Prince has always been one to move with the trends, often making them long before the rest of the world has caught on. Therefore, his recent revelation that he may not own a cell phone, one of the most iconic and ubiquitous technological developments the modern world has created, left us, well, slightly baffled.
When asked if he is one of the growing number of iPhone owners, the singer laughed. “Are you serious? Hell no.”
Prince’s aversion to the cell phone doesn’t stop there however, as journalist Vanessa Grigoriadis, writing for V Magazine discovered when she attended one of his recent shows before meeting the man himself. She writes that when she enters the venue “a security guard says, “No cameras, no cellphones—don’t even take them out of your pocket. Tonight, we’re not asking, we’re just escorting… If we see you with your phone out, we’re not going to ask what you’re doing—you’re just gone.”
Bizarre as it seems in today’s society, the singer’s instruction to his security team is actually extremely logical. Prince is famously a man of mystery, being both private and unavailable. He eschews the majority of social media, keeping a tight rein on his image as projected to the outside world. If disallowing phones into his concerts is a protective measure in line with this, disregarding the cell phone for himself works in much the same way; keeping the outside world at bay to retain the purity of his image and influence within his own life.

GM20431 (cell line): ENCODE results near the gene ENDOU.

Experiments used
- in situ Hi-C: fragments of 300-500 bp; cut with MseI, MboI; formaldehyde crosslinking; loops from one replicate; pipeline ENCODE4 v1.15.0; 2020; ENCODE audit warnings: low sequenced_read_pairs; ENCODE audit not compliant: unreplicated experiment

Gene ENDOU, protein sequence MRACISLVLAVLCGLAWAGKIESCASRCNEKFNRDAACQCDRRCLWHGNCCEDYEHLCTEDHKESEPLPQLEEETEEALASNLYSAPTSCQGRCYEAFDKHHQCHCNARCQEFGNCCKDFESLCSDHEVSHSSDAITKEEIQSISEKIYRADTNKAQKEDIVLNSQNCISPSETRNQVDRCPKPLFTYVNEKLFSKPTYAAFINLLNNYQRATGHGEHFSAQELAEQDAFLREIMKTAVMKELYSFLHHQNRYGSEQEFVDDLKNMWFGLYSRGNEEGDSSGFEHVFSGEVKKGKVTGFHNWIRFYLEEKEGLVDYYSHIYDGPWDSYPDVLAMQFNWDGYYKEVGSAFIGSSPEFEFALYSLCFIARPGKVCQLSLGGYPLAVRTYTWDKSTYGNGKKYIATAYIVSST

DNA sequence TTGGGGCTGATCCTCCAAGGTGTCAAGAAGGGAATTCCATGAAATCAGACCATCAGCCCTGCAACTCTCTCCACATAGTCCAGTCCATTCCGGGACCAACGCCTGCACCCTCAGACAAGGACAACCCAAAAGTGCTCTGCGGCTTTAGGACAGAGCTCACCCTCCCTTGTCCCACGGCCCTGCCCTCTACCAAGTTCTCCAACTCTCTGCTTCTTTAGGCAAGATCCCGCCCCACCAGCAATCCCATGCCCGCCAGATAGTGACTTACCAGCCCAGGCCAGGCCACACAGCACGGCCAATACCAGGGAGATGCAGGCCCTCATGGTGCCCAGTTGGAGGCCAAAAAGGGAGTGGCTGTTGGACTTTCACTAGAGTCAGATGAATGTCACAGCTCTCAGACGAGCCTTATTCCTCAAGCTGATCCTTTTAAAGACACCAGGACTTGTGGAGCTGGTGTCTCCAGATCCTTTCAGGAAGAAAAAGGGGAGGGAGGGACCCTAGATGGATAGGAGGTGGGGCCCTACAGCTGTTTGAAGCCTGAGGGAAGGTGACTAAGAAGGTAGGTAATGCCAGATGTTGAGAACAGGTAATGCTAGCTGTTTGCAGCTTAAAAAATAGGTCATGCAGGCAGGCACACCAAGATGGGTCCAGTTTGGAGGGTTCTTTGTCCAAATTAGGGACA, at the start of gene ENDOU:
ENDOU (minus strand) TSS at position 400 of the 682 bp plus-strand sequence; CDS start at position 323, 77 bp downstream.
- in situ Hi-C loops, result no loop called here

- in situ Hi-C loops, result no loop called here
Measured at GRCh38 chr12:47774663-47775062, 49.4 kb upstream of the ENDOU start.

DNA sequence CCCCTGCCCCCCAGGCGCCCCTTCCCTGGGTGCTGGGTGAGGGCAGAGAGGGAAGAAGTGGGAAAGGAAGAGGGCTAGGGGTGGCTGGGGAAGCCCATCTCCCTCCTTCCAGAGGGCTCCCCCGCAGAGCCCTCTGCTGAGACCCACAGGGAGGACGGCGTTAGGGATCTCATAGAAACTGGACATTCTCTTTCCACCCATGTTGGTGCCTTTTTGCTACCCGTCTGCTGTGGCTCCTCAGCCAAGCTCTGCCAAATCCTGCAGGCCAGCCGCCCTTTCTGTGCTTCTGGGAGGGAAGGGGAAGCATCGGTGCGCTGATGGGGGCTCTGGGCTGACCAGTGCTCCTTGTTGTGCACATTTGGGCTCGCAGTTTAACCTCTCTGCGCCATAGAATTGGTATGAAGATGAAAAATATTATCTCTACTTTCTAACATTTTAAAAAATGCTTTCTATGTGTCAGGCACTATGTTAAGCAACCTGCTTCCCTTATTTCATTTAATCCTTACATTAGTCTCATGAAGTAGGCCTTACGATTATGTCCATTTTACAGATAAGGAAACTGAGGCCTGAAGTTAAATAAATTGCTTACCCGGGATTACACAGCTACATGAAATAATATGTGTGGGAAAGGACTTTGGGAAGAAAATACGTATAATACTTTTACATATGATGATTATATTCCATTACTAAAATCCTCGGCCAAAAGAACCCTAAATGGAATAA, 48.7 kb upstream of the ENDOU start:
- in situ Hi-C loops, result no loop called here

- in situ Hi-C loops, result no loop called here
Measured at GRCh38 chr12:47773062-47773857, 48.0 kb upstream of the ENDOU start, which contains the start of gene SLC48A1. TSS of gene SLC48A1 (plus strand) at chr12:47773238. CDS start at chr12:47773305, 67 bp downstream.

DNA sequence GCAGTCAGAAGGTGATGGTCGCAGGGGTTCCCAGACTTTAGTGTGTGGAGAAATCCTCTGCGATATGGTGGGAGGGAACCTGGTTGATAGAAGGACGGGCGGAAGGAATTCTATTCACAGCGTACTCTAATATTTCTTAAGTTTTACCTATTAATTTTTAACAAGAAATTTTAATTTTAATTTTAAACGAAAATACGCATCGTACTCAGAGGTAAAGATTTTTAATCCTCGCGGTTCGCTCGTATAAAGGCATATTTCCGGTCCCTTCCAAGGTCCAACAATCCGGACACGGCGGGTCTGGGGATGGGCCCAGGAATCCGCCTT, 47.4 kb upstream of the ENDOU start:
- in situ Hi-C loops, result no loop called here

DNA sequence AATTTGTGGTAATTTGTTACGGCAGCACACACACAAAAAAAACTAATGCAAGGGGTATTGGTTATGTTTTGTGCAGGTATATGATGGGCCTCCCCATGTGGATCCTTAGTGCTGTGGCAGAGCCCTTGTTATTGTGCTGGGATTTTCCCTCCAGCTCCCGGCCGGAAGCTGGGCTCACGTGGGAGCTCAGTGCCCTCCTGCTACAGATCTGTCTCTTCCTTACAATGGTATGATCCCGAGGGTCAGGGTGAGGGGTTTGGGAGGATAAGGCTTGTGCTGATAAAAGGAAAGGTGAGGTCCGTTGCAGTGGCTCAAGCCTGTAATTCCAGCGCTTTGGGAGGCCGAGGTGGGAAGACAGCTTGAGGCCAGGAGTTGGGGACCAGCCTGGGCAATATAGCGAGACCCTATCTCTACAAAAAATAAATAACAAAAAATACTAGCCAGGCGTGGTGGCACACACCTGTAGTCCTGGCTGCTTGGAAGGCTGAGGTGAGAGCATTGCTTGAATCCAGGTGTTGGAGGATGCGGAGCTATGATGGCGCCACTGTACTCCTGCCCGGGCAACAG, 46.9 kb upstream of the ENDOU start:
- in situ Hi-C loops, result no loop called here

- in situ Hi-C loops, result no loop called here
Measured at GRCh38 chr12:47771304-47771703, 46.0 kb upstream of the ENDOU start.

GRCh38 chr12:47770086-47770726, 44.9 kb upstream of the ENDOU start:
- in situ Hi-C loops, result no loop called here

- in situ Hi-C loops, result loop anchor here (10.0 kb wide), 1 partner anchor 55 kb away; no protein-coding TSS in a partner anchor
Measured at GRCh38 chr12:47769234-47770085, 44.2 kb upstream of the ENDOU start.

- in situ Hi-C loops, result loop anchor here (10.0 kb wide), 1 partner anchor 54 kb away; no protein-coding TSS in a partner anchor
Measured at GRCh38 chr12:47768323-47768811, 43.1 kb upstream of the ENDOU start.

In the exclusive interview given to Grigoriadis for V Magazine, the star discussed how little time he has for communication in general, noting that he speaks with few outside of his team. “This organization is different than most, in the sense that we don’t take directions from the outside world.”
Grigoriadis writes: “He talks about what it would be like if instead of the sun giving of energy, energy was trying to exert its force on the sun. That wouldn’t make a lot of sense. It would be, he says, like ‘meteors hitting a planet!’ What makes much more sense is ‘a sun pulling everything around on its own axis, with information. The sun is information. I have to be quiet to make what I make, do what I do.’”
A world without the pressure of outside influence and only our own ideas and creativity to worry about? Supddenly the decision to ignore the smartphone trend makes more sense. Still, we can’t help but feel we’d miss it.
Is it time to live like Prince and “Party Like It’s 1999” – a time before the cell phone took over the world?